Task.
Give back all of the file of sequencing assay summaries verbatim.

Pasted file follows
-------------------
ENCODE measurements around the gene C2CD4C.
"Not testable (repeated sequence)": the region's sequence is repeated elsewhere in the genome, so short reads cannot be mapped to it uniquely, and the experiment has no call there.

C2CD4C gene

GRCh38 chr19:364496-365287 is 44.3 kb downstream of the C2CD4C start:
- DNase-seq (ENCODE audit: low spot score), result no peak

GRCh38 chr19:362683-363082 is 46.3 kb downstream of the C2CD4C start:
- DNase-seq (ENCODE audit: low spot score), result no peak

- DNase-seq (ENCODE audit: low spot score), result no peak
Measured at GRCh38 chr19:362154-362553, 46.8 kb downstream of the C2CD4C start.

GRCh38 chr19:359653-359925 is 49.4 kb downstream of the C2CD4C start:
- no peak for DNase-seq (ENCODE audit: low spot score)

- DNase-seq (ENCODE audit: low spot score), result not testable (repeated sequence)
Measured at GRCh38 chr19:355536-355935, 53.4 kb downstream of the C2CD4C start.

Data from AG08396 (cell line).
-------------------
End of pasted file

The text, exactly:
ENCODE measurements around the gene C2CD4C.
"Not testable (repeated sequence)": the region's sequence is repeated elsewhere in the genome, so short reads cannot be mapped to it uniquely, and the experiment has no call there.

C2CD4C gene

GRCh38 chr19:364496-365287 is 44.3 kb downstream of the C2CD4C start:
- DNase-seq (ENCODE audit: low spot score), result no peak

GRCh38 chr19:362683-363082 is 46.3 kb downstream of the C2CD4C start:
- DNase-seq (ENCODE audit: low spot score), result no peak

- DNase-seq (ENCODE audit: low spot score), result no peak
Measured at GRCh38 chr19:362154-362553, 46.8 kb downstream of the C2CD4C start.

GRCh38 chr19:359653-359925 is 49.4 kb downstream of the C2CD4C start:
- no peak for DNase-seq (ENCODE audit: low spot score)

- DNase-seq (ENCODE audit: low spot score), result not testable (repeated sequence)
Measured at GRCh38 chr19:355536-355935, 53.4 kb downstream of the C2CD4C start.

Data from AG08396 (cell line).